March 10 (UPI) -- Office of Government Ethics Director Walter M. Shaub Jr. has criticized the White House for choosing not to reprimand senior presidential adviser Kellyanne Conway for promoting Ivanka Trump's fashion line on television.
Shaub's criticism comes after the White House on Feb. 28 announced Conway would not be disciplined for telling Fox News viewers to "Go buy Ivanka's stuff."
Shaub on Thursday wrote to the White House's deputy counsel to the president for compliance and ethics that he remains concerned about Conway's "misuse of position."
"When an employee's conduct violates [federal rules], disciplinary action serves to deter future misconduct," Shaub wrote. "Not taking disciplinary action against a senior official under such circumstances risks undermining the ethics program."
Shaub also said he was more concerned about the White House ethics counsel's recent assertion that "many regulations" that fall under the ethics office do not apply to presidential staffers.
"I am more concerned about the extraordinary assertion that 'many' of OGE's regulations are inapplicable to employees of the executive office of the president. The assertion is incorrect," Shaub wrote. "It is critical to the public's faith in the integrity of government that White House employees be held to the same standard of ethical accountability as other executive branch employees."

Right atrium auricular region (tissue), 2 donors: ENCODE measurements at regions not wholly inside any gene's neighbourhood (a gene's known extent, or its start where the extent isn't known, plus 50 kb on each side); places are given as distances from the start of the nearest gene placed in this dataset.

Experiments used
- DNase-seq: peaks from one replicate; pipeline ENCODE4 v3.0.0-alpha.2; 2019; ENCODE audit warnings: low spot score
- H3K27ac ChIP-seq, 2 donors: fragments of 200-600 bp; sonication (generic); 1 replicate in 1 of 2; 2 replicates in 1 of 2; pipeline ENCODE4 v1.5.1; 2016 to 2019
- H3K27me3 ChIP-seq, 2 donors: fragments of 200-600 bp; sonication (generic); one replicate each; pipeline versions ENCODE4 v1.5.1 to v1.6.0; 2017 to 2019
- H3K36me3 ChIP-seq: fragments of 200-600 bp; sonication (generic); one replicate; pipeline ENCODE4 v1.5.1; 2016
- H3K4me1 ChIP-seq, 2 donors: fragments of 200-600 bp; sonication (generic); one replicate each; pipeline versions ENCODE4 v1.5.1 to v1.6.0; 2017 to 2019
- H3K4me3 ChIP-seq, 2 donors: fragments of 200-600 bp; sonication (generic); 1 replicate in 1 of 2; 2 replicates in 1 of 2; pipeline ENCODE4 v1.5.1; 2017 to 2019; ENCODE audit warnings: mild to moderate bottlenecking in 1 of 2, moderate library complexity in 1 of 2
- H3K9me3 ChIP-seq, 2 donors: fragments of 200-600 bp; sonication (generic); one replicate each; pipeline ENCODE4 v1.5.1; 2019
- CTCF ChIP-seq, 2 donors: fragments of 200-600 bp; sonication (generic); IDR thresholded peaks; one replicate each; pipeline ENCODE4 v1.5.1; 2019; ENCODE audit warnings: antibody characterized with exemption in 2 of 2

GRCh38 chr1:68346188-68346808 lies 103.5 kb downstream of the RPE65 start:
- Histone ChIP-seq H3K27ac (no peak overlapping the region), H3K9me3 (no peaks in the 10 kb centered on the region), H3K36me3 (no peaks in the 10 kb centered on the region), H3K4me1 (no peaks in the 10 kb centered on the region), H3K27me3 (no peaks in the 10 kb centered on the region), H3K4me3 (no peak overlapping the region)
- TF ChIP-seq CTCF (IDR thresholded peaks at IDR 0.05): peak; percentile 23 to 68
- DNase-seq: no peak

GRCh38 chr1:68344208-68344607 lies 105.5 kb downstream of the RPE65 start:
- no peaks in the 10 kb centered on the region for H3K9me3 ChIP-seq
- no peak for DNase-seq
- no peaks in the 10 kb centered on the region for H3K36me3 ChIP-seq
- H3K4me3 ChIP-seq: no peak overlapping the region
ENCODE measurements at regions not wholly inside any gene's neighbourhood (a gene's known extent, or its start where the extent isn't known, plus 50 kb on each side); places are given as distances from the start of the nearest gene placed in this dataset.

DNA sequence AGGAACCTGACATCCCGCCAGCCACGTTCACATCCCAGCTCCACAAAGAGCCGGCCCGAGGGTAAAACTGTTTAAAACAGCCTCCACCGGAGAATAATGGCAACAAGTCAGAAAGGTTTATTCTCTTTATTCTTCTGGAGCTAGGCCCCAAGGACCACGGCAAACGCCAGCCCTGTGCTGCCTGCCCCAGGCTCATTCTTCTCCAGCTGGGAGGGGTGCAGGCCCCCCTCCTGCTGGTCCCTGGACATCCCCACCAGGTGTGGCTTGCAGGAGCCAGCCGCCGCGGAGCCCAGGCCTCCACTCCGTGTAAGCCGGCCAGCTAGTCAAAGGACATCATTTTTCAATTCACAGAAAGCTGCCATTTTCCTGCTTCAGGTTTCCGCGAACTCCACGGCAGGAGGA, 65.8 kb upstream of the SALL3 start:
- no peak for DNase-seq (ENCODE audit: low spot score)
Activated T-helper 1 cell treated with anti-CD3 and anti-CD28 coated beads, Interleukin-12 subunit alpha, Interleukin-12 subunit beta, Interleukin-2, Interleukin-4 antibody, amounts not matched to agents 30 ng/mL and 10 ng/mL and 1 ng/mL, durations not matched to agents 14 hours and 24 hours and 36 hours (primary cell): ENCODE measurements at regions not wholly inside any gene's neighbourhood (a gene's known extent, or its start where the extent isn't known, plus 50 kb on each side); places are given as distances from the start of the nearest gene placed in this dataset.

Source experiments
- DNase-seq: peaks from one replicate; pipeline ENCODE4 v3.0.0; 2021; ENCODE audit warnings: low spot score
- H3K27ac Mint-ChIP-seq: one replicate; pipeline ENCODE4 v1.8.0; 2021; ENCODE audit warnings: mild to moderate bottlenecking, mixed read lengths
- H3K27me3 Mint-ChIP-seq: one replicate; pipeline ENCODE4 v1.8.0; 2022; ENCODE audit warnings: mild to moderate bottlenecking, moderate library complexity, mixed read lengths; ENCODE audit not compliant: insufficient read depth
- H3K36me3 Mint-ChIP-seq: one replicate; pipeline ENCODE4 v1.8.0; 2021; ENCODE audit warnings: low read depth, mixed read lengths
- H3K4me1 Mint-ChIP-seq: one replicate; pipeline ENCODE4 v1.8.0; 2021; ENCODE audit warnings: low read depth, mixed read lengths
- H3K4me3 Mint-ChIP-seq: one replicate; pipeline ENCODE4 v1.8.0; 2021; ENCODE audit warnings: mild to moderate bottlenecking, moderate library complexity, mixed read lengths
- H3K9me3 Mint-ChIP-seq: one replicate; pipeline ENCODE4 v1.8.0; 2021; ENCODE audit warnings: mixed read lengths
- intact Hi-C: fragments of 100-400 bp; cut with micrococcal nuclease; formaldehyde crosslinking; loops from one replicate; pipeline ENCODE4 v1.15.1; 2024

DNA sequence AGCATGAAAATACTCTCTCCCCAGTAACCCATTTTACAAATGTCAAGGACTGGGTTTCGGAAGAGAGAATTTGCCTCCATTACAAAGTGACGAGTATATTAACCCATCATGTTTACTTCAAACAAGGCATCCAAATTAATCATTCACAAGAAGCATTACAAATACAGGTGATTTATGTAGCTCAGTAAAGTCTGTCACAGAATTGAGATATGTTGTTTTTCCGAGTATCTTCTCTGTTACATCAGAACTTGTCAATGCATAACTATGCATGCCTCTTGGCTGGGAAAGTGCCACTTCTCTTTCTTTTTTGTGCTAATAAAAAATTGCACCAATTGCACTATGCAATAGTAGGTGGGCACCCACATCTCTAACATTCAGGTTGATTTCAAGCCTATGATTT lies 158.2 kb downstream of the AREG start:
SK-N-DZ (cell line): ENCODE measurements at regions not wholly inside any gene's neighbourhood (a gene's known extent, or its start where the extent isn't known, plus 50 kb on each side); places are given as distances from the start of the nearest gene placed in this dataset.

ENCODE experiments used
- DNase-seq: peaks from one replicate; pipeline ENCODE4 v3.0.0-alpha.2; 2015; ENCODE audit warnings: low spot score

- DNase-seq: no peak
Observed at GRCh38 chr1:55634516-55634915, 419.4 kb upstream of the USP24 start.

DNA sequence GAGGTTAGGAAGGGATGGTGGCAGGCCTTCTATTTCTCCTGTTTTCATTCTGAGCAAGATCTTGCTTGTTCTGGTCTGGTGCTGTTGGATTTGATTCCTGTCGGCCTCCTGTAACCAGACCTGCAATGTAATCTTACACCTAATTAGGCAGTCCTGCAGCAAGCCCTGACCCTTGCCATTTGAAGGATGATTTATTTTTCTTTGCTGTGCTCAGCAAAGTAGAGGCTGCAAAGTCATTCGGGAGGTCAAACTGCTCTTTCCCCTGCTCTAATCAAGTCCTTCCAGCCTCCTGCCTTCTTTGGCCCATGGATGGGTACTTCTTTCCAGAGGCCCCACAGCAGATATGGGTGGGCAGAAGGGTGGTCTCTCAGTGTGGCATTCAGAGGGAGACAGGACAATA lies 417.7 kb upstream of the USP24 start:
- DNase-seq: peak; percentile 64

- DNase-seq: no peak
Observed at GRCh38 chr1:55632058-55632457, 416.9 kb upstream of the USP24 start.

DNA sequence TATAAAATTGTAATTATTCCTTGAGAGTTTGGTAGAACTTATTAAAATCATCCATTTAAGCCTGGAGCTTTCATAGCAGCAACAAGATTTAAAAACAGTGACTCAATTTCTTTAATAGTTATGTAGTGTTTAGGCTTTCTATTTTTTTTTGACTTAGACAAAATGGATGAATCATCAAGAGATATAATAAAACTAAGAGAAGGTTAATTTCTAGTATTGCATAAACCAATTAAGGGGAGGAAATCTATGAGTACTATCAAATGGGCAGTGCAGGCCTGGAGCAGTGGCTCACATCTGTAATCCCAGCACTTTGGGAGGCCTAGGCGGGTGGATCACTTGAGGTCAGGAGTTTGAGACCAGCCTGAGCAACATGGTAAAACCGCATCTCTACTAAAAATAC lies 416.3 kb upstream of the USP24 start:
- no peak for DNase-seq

Conway made the comment about Ivanka Trump's fashion line during a Feb. 9 appearance on Fox and Friends.
"It's a wonderful line. I own some of it," Conway then said. "I'm just going to give a free commercial here -- go buy it today, everybody. You can find it online."
In making the decision not to discipline Conway, the White House's ethics counselor said Conway "acted inadvertently and is highly unlikely to do so again."
"Ms. Conway made the statement in question in a light, off-hand manner while attempting to stand up for a person she believed had been unfairly treated and did so without nefarious motive or intent to benefit personally," the White House counselor said.
The Office of Government Ethics does not have the authority to enforce penalties or investigate potential rule violations. The federal ethics offices can recommend disciplinary action but it is nonbinding. The office also does not have the power to appeal a decision if an employee's federal office chooses not to take action over a potential violation.